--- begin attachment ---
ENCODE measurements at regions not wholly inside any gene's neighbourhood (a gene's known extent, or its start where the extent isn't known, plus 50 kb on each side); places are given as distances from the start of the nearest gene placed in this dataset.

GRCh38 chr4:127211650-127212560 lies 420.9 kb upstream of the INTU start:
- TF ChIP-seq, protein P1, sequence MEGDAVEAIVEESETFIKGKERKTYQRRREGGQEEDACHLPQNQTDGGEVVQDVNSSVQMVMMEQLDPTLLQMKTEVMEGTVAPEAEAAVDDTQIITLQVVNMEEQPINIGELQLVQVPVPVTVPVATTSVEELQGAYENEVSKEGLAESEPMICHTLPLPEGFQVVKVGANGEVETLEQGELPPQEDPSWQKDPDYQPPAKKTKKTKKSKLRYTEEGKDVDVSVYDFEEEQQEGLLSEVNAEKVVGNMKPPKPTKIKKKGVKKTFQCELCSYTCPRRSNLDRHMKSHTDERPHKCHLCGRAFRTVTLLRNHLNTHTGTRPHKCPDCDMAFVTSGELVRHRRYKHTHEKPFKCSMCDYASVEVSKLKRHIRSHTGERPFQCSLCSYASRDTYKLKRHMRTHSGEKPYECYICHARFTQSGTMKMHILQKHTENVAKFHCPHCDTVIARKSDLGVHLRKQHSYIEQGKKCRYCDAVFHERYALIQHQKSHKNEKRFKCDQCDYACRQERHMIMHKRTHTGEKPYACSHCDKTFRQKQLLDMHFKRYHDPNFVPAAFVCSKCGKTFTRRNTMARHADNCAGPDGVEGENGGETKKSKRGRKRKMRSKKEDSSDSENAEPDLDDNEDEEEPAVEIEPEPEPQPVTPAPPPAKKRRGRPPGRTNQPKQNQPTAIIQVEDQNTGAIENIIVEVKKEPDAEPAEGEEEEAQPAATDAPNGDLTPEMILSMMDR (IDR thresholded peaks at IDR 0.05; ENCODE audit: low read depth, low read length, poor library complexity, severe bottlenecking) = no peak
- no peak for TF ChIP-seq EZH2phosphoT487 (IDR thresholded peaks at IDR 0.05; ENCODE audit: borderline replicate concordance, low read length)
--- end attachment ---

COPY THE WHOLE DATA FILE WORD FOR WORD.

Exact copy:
ENCODE measurements at regions not wholly inside any gene's neighbourhood (a gene's known extent, or its start where the extent isn't known, plus 50 kb on each side); places are given as distances from the start of the nearest gene placed in this dataset.

GRCh38 chr4:127211650-127212560 lies 420.9 kb upstream of the INTU start:
- TF ChIP-seq, protein P1, sequence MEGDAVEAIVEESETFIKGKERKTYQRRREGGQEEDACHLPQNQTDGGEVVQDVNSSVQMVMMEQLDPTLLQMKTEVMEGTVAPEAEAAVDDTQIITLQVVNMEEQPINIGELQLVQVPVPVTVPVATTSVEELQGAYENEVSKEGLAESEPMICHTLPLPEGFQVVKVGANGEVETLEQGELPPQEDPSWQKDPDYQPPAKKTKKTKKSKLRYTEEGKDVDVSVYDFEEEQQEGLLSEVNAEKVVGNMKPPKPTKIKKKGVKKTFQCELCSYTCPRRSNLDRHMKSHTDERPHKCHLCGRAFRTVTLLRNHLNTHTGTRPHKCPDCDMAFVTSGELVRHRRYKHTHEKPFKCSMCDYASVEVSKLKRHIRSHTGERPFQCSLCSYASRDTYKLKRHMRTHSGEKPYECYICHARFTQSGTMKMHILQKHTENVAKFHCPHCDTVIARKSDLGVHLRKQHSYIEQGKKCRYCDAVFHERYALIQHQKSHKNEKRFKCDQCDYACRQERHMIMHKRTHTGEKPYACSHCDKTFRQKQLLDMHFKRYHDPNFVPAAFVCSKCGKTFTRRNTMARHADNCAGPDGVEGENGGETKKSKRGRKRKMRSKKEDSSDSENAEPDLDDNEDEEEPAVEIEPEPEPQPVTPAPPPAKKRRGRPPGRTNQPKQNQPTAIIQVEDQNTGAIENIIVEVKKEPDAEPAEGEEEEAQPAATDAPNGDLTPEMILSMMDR (IDR thresholded peaks at IDR 0.05; ENCODE audit: low read depth, low read length, poor library complexity, severe bottlenecking) = no peak
- no peak for TF ChIP-seq EZH2phosphoT487 (IDR thresholded peaks at IDR 0.05; ENCODE audit: borderline replicate concordance, low read length)